Sir, – Although the Scottish Government has agreed to extend the life of the Agri-Environment Climate Scheme (AECS) for another year until the end of 2021, it is hugely disappointing that no other scheme has been proposed to ensure that there is a seamless continuation of a scheme which benefits nature and achieves a wide degree of biodiversity.

The AECS and its predecessor schemes have contributed so much towards enriching the countryside, enhancing nature and enabling farmers to carry out public good.

The fact that 3000 Scottish farmers participated in this scheme is surely testament to their belief that nature means business and the two can go hand in hand.

If the financial support for this environmental scheme is going to be withdrawn at the end of 2021, this could spell disaster for biodiversity and all forms of wildlife.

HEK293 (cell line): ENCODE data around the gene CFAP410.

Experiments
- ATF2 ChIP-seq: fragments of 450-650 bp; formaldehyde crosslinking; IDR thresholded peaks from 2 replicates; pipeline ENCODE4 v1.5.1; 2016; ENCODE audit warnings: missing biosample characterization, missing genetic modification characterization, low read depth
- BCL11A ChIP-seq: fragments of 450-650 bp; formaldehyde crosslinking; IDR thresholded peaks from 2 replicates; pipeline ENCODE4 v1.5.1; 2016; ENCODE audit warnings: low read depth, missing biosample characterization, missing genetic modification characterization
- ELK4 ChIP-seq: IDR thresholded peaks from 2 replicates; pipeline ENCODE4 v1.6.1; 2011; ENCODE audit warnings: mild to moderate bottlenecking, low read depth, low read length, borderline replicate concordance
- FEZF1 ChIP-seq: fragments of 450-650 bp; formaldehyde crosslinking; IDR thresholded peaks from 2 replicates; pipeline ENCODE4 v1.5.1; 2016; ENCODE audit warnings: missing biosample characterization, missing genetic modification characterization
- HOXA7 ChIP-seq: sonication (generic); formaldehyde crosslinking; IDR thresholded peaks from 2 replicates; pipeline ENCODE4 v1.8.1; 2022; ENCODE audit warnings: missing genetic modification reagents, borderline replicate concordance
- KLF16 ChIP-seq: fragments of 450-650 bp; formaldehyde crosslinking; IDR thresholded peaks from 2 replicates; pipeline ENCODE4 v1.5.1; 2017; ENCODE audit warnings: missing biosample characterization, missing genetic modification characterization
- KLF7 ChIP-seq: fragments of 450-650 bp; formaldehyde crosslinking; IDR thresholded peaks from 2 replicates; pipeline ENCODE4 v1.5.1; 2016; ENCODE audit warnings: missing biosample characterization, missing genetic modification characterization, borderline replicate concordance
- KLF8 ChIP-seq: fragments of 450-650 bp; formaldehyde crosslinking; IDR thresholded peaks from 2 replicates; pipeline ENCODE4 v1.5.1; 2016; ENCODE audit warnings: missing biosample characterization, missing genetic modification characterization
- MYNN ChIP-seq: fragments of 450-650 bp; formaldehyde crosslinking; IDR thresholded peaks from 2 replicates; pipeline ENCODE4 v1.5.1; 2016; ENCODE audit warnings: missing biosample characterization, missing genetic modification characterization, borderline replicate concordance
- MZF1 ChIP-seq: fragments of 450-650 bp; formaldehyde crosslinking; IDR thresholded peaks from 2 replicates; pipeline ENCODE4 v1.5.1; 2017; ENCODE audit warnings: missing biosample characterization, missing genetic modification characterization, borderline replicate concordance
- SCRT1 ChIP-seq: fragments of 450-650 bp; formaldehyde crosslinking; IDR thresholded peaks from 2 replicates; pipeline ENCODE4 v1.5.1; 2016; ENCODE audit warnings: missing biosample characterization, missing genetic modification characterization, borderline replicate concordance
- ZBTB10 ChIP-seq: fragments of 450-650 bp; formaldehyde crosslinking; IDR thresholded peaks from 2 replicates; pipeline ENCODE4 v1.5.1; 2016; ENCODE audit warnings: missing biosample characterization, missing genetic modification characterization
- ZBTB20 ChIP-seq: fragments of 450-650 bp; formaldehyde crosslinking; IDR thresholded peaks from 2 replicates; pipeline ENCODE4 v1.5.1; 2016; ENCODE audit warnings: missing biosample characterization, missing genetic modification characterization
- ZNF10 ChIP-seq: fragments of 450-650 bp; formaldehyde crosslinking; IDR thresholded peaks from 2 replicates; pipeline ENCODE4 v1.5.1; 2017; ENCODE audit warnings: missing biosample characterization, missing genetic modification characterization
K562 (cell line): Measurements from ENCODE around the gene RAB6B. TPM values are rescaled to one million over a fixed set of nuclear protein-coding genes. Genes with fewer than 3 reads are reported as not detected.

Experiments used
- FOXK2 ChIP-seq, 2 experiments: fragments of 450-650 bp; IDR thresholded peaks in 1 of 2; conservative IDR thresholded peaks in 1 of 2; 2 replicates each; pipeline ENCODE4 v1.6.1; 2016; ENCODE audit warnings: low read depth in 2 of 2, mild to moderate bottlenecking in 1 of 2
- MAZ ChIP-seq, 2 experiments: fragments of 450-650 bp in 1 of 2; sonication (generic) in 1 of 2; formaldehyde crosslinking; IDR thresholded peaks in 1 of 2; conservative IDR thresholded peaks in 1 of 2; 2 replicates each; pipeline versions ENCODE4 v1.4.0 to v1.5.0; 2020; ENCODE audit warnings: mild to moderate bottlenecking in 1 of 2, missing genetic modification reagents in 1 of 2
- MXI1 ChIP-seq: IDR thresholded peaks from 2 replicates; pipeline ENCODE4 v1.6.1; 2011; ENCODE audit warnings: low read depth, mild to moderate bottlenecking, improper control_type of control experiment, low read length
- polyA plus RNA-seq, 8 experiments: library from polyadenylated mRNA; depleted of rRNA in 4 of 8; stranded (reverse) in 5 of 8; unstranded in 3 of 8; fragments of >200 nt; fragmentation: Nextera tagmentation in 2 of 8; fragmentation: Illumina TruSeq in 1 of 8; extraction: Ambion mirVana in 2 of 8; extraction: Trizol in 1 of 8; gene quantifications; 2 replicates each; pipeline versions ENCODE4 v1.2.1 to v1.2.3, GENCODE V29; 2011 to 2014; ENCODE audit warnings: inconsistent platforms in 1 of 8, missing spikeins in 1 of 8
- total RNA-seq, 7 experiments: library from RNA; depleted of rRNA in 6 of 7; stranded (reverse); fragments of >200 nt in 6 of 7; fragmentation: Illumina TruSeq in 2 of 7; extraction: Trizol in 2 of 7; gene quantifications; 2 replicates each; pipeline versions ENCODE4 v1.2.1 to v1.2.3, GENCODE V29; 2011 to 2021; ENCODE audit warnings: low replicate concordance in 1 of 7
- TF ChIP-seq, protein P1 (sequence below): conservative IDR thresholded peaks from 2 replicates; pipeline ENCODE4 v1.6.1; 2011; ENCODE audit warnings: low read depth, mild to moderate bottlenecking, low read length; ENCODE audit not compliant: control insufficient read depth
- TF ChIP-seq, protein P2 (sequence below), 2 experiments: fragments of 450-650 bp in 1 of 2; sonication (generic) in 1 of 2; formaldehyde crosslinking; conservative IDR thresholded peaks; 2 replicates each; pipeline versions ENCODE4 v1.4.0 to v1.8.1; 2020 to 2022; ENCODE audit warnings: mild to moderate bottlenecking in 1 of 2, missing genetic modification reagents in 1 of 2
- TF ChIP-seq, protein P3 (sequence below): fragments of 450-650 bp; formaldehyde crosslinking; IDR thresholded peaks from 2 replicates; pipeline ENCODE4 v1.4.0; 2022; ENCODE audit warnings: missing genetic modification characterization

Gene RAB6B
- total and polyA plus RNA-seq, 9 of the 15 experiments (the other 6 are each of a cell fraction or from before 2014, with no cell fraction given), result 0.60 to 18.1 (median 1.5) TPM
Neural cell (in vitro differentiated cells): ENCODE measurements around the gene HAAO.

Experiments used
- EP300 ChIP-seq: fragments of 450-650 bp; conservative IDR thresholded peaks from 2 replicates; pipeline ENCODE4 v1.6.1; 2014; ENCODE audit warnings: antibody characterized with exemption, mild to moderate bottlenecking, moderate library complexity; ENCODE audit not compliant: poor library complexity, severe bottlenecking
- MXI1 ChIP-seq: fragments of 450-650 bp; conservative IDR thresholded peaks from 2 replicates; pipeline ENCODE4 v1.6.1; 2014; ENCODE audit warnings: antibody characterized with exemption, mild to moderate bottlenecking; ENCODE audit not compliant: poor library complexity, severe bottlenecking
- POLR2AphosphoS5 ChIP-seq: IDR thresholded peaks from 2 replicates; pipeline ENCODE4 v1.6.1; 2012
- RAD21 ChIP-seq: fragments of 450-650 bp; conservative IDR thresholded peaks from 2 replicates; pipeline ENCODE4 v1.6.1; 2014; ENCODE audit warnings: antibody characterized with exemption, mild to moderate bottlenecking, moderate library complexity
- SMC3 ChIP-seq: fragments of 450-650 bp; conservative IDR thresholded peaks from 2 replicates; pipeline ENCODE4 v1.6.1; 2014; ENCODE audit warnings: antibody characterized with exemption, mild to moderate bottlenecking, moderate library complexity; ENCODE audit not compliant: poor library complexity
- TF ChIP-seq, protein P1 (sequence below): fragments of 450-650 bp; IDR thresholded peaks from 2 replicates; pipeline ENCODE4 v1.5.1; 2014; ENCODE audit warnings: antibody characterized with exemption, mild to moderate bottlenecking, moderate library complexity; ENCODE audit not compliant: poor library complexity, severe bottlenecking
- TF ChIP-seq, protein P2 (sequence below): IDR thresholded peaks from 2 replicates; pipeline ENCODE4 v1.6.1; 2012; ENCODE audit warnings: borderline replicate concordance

It has taken years of sustained and supported work to achieve the rich, and varied biodiversity which we now enjoy and which also delivers adaptation and mitigation measures in the face of the climate emergency.

If funding is withdrawn and farmers find themselves unable to continue with all the nature-based improvements they have been carrying out, it will not take long for the countryside to slip back into an unhealthy and biodiversity poor state, and reduce farm business resilience in a changing climate.

Nobody wants this scenario to evolve, but unless the government has a new scheme in place before the current AECS ends, a lot of the good which has been achieved throughout the country is likely to disappear and may take years to recover.

Now is the time for the government to treat biodiversity and nature as seriously as they do climate change.

Organisations like Nature Friendly Farming Network (NFFN) have much to offer in the way of ideas and proposals for the government to consider, but time is running out and there needs to be a meeting of minds to ensure that there will be life after AECS.

Colin Strang Steel

Nature Friendly Farming Network (NFFN),